Q: How concerned should consumers be about additives and colors in food?
A: Some consumers see food additives as a major health concern, but most researchers disagree. These substances may seem unsafe because they have names we don't recognize, but many food additives are actually antioxidants that are added to prolong a product's shelf life. They may also contribute some of the same health benefits as the vitamin antioxidants occurring naturally in foods. Other additives are simply purified carbohydrates, added to thicken food, similar to the effect of flour or cornstarch. Some additives are inactive parts of fat molecules that help maintain a desirable texture in food. Food colors have been studied and ruled as safe for everyone, except for the rare individual who may have an allergic reaction. Rather than focusing on avoidance of foods with additives and colors, researchers encourage us to focus on the food choices and other lifestyle habits that have been linked over and over again with lower cancer risk and better overall health. Those include a diet centered around vegetables, fruits, whole grains and beans; maintaining a healthy weight and staying physically active; using fat and salt in moderation; limiting alcohol, if used at all; and avoiding tobacco.
Q: How much do the toppings on a pizza affect its nutritional content?
A: A topping of high-fat sausage and pepperoni can double the fat content of pizza. In two medium slices of pizza, pepperoni adds two to five grams of fat and 20 to 60 calories, while sausage adds four to eight grams of fat and 45 to 70 calories. Compare that to two medium slices of pizza with virtually any vegetable topping, or a variety of vegetables, that would add zero grams of fat and just two to eight calories. Olives are also a reasonable choice, adding only about one gram of (mostly unsaturated) fat and 11 to 14 calories to those two slices; but, since olives are usually considered a rather high-sodium food, they would not be appropriate for those on a low-sodium diet.
Q: What are some healthy snacks I can offer to my child's pre-school class?
A: When sending snacks for an entire class, check first with the teacher to see if any children have food allergies that must be considered. Treats that are healthful and popular with children include string cheese, fresh or dried fruit, crackers or celery with peanut butter, or a dry cereal mix. Or, you might ask the teacher if you may send a large container of vanilla yogurt that can be served in cups and topped with each child's choice of cereal or fruit toppings.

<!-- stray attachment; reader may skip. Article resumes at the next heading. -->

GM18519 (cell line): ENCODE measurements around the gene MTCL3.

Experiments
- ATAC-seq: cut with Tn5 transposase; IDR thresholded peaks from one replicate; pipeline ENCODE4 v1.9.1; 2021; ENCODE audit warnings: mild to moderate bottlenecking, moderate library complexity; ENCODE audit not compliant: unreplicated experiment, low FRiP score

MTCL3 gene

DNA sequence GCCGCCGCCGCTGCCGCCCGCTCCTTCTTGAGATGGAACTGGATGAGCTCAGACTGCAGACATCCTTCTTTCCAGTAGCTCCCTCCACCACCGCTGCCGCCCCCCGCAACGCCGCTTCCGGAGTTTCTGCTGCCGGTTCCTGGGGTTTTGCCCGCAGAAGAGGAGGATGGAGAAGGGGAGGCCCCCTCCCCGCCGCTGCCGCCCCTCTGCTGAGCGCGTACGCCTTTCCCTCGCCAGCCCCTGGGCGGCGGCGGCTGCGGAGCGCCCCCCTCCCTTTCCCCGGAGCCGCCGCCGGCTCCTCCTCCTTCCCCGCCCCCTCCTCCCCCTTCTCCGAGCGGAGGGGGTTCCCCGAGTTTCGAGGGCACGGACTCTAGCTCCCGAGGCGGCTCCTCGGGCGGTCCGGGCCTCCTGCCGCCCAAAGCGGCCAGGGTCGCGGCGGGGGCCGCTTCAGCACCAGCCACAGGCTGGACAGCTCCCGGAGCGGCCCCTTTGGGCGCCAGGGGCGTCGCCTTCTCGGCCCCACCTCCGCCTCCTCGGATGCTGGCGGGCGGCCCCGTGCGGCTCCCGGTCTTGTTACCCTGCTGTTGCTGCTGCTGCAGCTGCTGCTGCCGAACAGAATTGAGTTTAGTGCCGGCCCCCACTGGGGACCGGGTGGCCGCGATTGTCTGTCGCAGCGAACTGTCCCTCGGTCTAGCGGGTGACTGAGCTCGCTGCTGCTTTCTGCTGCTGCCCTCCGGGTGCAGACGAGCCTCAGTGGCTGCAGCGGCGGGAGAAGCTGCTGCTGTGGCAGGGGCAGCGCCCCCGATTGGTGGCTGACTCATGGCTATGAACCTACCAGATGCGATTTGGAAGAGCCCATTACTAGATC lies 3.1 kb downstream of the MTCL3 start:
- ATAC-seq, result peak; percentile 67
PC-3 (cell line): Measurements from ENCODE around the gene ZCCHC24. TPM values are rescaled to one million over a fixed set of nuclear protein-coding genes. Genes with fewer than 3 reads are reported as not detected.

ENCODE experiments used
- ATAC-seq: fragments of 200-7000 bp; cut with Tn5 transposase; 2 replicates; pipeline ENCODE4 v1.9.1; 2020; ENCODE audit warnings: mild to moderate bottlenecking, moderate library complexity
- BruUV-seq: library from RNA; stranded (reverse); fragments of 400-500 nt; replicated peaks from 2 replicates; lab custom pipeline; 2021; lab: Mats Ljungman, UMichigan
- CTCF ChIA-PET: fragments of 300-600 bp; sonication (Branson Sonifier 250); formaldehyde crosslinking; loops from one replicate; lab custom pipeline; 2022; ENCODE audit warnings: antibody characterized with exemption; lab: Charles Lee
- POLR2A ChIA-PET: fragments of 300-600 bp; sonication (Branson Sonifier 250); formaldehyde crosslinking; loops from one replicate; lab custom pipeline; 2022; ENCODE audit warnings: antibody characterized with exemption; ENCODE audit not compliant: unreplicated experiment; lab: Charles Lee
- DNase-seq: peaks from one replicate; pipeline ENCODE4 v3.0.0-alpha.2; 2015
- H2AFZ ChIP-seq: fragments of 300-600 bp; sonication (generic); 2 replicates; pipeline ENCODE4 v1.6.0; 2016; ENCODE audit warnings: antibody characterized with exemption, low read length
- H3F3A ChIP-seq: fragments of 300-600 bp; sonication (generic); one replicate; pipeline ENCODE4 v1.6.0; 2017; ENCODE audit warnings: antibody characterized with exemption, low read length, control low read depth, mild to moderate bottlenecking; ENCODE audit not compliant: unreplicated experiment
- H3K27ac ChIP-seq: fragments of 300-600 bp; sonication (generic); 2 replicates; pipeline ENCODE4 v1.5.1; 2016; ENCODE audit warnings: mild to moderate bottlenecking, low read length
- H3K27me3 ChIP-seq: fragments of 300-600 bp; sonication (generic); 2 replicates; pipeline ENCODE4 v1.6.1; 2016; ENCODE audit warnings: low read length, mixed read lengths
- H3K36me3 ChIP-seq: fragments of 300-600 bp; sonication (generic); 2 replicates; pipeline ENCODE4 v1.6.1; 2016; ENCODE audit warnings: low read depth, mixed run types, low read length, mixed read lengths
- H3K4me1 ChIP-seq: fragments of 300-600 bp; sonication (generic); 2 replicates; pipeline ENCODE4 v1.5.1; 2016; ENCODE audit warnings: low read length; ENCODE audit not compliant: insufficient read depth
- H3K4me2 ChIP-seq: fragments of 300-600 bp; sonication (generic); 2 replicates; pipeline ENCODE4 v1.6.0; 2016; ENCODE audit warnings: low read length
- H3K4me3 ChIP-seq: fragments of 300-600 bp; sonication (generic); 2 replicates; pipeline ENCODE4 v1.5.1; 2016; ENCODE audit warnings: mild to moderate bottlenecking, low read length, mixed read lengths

Q: Is it safe to leave leftovers to cool before chilling, to avoid heating up the refrigerator?
A: Once food is cooked it should not be kept at room temperature for more than two hours, including time for serving, eating and cooling. Small amounts of bacteria that may be in or on meat or other perishable foods reproduce rapidly at room temperature and can cause serious illness when the food is eaten later. Allow food to cool only briefly before refrigerating it. If you want to speed cooling, cut food into smaller portions or divide it into several shallow containers.
Q: At what age do children start needing dietary fiber?
A: Too much fiber is not good for young children, but most researchers believe that some dietary fiber, about the amount in a slice or two of whole-wheat bread, is good even for toddlers. Beginning at age three, current recommendations call for the grams of dietary fiber equal to a child's age plus five. For example, a five-year old needs 10 grams a day, which could come from one or two servings of whole grains, along with other refined grain products and several servings of fruits and vegetables. Fiber offers the immediate benefit of helping children avoid constipation, but a life-long habit of taking in enough fiber helps lower the risk of some cancers and heart disease, which tend to develop later in life.
Q: Is there much difference between grilled chicken and breaded chicken at fast-food restaurants?